Most college coaches will spend tonight pacing in their bedrooms, race to the office at 5 a.m. and spend most of the day Wednesday hunched obsessively over a fax machine, watching as the fruits and disappointments of years of hard work roll in. At Penn State, the new head coach will get to the recruiting stuff when he gets to it. Then again, none of Bill O'Brien's peers is calling plays in the Super Bowl in a few days:
New Penn State coach and current Patriots offensive coordinator Bill O'Brien said he won't pay much attention to National Signing Day on Wednesday.
"I'll get a fax of our signees. I already have a pretty good idea of who they are going to be," he said. "It's really about the Patriots and making sure we're ready for today's practice, tomorrow's meeting and Sunday's game."
OK then. Under the circumstances, I suppose picking up a Super Bowl ring to flash at recruits is worth the sacrifice of a class that had little chance of escaping the vortex of the Jerry Sandusky child sex scandal regardless of O'Brien's interest or anyone else's. (That is what motivated his decision to stay on through the Super Bowl, right? For a minuscule recruiting edge? I just assume that's what motivates every coach's decision to do anything.) Even while working two jobs, O'Brien was probably at least as involved in Penn State recruiting as his predecessor was over the last five years.
And by all accounts, he won't be missing much. Of the seven verbal commitments O'Brien has accepted since he was hired on Jan. 5, four are from relatively anonymous two-star types who weren't offered scholarships by any other Big Ten school; on the other end, the class as a whole includes just two four-star prospects (Plymouth, Pa., wide receiver Eugene Lewis and Westville, N.J., defensive tackle Jamil Pollard), neither of whom was offered by Ohio State, Michigan or Notre Dame. As for the ones who were offered by other schools after the Sandusky scandal broke, they've flocked en masse to Columbus — Urban Meyer has converted four Nittany Lion commits into Buckeye commits in two months, not including five-star Harrisburg, Pa., defensive end Noah Spence, who was long considered a lock for Penn State — and anywhere else that will take them. "Recruiting rankings" haven't existed for very long, but if they did, we could compare this class among the least buzz-worthy crops at Penn State in at least 40 years.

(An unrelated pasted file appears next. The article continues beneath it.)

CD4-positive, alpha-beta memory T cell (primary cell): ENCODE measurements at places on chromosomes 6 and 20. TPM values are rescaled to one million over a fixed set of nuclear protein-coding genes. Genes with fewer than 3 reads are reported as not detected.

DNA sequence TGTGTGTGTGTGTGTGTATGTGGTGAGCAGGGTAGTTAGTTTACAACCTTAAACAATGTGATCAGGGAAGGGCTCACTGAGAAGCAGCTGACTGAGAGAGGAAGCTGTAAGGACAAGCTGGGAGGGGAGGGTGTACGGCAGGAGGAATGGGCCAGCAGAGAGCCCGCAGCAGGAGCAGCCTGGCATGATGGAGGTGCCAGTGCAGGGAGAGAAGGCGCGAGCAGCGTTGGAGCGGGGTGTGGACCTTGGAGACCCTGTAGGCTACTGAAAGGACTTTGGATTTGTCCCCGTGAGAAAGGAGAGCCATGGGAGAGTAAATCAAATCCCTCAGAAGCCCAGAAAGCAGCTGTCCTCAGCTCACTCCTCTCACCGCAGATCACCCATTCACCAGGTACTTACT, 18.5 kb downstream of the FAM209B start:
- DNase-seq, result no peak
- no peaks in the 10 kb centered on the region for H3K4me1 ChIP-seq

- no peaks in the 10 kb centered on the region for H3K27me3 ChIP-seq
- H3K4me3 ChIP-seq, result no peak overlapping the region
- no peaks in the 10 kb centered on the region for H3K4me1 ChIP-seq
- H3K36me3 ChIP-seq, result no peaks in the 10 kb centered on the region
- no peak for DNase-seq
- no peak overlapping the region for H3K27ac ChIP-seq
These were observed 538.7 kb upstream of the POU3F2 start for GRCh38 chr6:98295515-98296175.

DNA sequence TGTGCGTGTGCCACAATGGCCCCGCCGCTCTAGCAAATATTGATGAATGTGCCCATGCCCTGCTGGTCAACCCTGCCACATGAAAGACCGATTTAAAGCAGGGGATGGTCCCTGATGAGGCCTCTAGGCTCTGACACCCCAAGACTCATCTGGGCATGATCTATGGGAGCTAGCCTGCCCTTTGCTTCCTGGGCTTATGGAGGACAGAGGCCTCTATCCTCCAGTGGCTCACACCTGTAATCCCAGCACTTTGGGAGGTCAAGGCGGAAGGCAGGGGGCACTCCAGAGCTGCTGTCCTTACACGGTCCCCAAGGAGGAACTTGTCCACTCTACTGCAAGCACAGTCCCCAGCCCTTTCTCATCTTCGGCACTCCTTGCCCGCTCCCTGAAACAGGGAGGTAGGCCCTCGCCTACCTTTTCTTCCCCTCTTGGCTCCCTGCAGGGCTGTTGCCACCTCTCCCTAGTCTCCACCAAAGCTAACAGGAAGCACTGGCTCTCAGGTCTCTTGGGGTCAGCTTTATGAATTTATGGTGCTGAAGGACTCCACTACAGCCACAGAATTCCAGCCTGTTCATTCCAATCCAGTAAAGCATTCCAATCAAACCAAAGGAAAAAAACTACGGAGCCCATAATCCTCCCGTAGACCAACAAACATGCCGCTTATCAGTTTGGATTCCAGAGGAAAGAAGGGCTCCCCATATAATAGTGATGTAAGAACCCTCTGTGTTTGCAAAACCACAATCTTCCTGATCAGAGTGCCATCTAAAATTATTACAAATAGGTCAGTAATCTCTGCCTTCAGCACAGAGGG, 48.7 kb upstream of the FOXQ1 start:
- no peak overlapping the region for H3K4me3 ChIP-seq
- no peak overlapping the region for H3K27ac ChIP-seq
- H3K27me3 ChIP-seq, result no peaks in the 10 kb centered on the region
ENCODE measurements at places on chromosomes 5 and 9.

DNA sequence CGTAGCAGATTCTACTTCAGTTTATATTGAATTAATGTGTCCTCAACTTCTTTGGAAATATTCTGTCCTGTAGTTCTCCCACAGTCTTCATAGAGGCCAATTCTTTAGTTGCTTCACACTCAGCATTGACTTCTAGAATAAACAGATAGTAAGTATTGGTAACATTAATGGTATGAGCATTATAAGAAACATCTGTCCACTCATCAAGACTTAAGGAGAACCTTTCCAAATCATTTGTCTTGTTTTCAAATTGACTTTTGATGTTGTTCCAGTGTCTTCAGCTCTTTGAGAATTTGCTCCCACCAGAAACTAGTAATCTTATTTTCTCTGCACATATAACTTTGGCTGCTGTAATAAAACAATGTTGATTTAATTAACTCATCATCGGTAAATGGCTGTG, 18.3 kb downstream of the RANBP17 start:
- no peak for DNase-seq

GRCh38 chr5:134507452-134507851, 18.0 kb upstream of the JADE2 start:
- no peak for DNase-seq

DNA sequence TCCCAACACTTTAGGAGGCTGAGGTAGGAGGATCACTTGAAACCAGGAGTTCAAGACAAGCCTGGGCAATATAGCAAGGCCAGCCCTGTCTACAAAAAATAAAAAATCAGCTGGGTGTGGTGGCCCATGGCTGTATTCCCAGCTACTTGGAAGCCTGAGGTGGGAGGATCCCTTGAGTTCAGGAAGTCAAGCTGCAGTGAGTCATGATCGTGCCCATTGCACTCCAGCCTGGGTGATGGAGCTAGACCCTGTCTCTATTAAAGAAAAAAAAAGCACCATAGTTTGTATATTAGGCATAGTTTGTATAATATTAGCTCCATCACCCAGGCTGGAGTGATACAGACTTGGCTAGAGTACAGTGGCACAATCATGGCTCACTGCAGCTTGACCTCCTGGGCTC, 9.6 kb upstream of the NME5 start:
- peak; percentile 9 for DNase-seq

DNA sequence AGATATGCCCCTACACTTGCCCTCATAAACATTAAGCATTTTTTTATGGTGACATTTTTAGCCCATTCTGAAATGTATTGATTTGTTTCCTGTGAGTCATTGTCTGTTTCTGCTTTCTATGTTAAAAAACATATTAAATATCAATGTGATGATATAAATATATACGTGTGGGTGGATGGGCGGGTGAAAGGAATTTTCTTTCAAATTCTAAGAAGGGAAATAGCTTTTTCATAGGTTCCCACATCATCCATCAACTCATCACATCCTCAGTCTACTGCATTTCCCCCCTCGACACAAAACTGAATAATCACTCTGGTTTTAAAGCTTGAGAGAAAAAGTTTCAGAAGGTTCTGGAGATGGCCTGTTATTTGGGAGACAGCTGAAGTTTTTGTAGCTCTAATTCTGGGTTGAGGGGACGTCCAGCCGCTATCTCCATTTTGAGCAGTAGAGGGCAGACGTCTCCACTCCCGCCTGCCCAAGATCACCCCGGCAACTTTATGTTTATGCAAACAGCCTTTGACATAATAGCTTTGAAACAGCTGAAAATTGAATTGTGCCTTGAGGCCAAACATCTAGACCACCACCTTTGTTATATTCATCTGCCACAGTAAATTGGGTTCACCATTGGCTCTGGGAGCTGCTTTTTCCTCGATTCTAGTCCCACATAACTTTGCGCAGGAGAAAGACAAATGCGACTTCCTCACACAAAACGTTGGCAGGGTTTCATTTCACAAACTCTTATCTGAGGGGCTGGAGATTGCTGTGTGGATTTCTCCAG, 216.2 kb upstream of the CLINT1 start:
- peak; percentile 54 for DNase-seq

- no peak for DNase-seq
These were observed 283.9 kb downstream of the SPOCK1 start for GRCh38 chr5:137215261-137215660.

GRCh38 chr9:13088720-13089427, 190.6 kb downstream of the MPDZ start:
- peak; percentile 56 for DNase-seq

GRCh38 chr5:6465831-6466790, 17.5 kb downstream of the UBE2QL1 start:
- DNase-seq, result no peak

Which is, again, not really Bill O'Brien's fault. Nothing about this transition is usual, or even precedented. And given the option of preparing for a Super Bowl with your Hall-of-Fame quarterback on one hand, or presiding over a fax machine spitting out the signatures of anonymous kids you've barely had time to meet on the other, well, maybe it puts the whole "signing day" thing in a little perspective.